SAP designing new search engine

SAP designing new search engine


In the ever-increasing battle to offer the best search engine on the planet, SAP is planning a blockbuster extension to its search capabilities with the next major release of NetWeaver.

The search enhancement will allow SAP users to blend searches across unstructured and structured data. SAP now offers search engine technology as part of NetWeaver. It will extend those capabilities for structured search, according to Lothar Schubert, director of SAP NetWeaver.

"Currently, [search] is used in knowledge management to search for unstructured data. We are extending search into the SAP repository to have a more holistic search," said Schubert.

Josh Greenbaum, principal at Enterprise Applications Consulting, said that up until now the worlds of structured and unstructured data have been very separate and that there was little technology that links them at the analytical level. A single search across both domains will allow companies to maximize their information assets by giving them a more comprehensive picture.

"The inability to link structured and unstructured data is a huge loss to companies that are trying to figure out where they are going," said Greenbaum.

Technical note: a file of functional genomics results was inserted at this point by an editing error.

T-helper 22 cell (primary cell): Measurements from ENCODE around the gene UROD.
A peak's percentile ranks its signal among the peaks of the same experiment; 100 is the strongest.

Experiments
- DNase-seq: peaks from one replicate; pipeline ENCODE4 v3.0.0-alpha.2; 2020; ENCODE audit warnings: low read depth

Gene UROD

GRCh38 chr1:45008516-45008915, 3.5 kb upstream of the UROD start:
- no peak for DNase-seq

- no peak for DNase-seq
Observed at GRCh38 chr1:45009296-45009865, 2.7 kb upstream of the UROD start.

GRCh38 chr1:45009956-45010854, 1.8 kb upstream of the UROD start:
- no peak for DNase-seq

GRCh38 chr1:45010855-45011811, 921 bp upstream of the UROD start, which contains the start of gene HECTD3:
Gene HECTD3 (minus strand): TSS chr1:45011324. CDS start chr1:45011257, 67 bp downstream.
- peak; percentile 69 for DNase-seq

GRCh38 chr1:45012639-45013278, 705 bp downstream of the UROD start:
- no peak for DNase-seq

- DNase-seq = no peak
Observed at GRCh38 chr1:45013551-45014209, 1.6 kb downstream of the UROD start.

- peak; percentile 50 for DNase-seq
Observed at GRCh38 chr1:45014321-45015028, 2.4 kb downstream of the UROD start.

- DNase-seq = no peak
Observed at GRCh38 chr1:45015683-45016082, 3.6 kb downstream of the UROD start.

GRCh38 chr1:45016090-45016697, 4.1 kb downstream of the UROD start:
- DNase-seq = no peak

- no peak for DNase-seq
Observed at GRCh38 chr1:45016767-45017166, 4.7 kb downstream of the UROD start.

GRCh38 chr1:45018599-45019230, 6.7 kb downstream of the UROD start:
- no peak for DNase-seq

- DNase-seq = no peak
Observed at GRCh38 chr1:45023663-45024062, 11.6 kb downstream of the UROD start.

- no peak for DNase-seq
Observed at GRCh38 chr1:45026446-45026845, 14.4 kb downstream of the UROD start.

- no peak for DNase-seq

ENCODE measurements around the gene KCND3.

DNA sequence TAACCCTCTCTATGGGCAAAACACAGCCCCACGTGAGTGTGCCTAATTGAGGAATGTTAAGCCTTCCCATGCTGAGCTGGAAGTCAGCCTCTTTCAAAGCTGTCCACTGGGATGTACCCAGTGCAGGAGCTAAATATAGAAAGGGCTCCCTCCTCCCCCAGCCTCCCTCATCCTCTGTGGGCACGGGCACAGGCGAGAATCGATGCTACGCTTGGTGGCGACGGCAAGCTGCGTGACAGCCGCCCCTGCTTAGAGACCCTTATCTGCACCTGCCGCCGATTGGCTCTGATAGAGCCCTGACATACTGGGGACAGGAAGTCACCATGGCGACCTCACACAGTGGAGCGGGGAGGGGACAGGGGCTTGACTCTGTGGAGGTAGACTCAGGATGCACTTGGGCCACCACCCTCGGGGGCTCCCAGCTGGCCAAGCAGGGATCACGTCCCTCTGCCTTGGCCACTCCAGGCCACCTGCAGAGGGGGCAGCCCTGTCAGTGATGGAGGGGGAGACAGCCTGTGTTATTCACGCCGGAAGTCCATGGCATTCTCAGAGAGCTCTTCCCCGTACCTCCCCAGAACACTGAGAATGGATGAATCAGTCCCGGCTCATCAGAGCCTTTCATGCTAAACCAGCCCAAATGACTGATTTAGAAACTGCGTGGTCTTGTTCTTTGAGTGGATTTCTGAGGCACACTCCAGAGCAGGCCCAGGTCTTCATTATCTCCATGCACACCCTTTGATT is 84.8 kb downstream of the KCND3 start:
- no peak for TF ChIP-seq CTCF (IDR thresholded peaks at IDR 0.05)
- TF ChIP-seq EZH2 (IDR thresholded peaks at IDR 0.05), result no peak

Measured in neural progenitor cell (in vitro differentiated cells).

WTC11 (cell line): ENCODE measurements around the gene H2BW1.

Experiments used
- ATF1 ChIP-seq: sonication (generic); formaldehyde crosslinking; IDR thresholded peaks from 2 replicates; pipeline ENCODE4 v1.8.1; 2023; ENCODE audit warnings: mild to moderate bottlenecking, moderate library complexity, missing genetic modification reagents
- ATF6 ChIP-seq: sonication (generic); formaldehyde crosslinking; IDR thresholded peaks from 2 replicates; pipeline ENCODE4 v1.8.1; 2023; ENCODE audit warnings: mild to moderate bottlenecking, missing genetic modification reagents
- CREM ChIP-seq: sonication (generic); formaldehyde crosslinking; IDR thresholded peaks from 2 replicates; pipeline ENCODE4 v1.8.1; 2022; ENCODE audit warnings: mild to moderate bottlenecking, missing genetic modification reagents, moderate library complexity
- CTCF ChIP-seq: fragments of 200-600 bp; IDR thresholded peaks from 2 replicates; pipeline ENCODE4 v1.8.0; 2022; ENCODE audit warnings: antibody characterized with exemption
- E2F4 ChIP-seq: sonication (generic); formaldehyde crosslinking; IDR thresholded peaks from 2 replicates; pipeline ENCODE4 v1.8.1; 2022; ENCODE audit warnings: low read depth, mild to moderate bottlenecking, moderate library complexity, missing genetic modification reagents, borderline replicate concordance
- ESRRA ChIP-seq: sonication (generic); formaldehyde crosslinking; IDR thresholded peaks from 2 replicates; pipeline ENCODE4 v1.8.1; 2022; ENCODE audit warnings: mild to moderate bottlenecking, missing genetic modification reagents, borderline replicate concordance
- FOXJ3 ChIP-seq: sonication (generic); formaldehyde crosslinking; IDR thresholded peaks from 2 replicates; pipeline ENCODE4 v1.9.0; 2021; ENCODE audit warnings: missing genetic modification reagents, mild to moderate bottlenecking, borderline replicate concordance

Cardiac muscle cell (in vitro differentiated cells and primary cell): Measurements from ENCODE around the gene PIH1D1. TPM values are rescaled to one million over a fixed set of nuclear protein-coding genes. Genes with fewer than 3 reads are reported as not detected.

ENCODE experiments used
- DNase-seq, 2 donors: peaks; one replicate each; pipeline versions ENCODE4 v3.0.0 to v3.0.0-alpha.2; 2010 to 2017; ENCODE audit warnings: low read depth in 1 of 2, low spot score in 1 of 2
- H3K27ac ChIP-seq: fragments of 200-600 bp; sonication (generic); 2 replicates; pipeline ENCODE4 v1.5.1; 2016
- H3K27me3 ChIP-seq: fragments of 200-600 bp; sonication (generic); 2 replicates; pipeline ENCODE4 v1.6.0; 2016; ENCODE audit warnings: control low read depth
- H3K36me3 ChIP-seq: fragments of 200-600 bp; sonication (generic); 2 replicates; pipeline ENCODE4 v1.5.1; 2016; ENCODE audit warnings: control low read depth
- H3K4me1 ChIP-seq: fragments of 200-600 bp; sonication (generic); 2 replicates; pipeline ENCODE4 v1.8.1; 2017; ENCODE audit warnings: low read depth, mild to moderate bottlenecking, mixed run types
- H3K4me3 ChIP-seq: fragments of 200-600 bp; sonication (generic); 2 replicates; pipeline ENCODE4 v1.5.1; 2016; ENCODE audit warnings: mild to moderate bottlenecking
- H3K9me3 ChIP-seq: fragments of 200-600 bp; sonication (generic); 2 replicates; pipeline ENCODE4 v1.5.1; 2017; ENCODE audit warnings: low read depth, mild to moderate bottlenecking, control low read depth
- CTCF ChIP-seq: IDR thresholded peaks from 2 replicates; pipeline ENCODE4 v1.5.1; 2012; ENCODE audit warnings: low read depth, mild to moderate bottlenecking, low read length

With a blended search, a user could submit a query that asks to find all the invoices that are 30 days late. The reply would include the receivables but also copies of the actual invoices from a document repository matched up to the line item.

While Google and other players have desktop search for unstructured data such as e-mails and IMs, now that information can be combined with customer address, sales history, and sales order information from a data warehouse, CRM and ERP systems, and customer data integration technologies, said Schubert.

"SAP owns the metadata and is in a strong position to deliver a strong search technology for that structured information as well as in unstructured," said Schubert.

The ability to deploy in-memory technology is one of the drivers behind the significant increase in interest in search. In the past users had to rely heavily on databases and file systems. Now indices can be compressed and the system can hold those indices in memory and run significantly faster searches, said Schubert.

While some competitors may have this kind of hybridized functionality, what is important is that this is coming from SAP where many companies may have a lot of information locked up, according to Greenbaum.

In its drive to create automated business processes driven by business intelligence, SAP is also expected to increase what Schubert called "event-driven business intelligence" and its business activity monitoring capabilities in the near future.

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